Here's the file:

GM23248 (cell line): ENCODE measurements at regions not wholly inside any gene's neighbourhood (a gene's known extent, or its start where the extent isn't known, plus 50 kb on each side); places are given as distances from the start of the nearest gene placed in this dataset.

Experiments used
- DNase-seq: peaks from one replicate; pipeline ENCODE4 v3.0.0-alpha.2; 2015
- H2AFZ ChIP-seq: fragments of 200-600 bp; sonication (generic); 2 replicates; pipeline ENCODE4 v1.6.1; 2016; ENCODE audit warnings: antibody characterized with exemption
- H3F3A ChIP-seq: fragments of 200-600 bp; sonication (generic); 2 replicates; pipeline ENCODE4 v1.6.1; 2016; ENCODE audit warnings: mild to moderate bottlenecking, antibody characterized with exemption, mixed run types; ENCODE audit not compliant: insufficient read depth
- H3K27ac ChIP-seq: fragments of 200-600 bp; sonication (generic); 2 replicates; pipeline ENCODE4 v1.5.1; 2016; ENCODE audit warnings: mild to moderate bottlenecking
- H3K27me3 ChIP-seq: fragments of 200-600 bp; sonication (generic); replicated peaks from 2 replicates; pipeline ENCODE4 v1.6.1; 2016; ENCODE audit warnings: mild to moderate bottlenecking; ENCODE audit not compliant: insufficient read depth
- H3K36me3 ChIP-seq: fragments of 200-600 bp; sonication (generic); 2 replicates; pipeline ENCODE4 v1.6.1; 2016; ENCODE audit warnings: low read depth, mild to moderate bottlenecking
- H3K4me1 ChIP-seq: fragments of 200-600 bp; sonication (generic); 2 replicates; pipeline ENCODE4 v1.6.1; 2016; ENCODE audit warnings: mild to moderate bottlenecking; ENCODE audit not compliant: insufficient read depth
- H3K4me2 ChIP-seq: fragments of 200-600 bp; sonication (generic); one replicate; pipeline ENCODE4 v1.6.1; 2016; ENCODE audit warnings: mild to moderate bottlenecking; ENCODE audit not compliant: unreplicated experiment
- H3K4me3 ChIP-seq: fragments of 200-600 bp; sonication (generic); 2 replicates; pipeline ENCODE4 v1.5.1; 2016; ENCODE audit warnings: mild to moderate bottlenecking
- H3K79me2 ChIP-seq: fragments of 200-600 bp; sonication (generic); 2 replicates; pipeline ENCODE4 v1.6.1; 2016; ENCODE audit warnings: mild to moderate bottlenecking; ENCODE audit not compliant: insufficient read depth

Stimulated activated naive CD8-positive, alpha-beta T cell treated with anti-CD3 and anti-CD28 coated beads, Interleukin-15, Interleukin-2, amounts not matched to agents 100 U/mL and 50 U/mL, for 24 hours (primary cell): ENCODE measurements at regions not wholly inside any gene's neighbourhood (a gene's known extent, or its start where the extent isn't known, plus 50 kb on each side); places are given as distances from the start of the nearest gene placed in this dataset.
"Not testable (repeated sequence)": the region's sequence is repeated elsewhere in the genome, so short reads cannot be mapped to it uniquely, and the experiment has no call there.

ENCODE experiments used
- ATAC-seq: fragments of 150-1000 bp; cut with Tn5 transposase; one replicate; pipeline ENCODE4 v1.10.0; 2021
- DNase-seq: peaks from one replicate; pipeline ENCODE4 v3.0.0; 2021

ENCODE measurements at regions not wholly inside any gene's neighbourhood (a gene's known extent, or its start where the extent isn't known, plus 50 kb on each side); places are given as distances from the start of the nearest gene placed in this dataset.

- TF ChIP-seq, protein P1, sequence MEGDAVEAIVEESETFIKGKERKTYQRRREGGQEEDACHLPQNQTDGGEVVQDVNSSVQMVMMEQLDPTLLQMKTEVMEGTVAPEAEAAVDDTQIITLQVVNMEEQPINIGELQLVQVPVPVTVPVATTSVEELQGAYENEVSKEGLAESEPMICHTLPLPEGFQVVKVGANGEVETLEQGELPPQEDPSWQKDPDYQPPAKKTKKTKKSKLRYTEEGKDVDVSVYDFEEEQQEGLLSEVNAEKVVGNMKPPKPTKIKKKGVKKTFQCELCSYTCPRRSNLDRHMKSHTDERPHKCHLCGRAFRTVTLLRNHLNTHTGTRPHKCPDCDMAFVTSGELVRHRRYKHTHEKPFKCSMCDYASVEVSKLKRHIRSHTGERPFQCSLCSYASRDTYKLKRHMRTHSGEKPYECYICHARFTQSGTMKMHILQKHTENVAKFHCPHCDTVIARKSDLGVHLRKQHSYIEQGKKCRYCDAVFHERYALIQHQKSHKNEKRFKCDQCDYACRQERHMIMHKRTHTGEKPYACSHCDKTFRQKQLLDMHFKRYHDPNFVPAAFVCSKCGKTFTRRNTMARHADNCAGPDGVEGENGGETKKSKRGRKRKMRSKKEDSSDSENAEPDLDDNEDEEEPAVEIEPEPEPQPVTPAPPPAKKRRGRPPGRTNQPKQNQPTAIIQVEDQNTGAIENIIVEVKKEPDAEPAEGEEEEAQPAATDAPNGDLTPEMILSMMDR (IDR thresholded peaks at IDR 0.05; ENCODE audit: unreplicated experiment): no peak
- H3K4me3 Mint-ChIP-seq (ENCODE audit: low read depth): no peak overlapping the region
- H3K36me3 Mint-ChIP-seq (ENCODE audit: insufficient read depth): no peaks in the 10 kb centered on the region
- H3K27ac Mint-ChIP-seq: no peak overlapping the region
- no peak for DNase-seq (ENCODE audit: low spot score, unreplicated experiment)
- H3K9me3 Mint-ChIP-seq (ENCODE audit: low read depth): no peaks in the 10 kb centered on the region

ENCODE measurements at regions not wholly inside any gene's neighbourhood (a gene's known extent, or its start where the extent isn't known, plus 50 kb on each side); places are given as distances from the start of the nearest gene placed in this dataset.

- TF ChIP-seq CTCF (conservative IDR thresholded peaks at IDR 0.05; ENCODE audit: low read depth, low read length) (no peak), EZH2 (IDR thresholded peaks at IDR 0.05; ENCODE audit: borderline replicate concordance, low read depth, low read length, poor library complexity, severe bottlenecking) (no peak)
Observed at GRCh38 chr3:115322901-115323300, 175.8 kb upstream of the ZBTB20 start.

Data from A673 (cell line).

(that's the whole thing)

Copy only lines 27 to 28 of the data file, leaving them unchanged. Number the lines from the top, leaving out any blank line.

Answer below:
Observed at GRCh38 chr3:115322901-115323300, 175.8 kb upstream of the ZBTB20 start.

Data from A673 (cell line).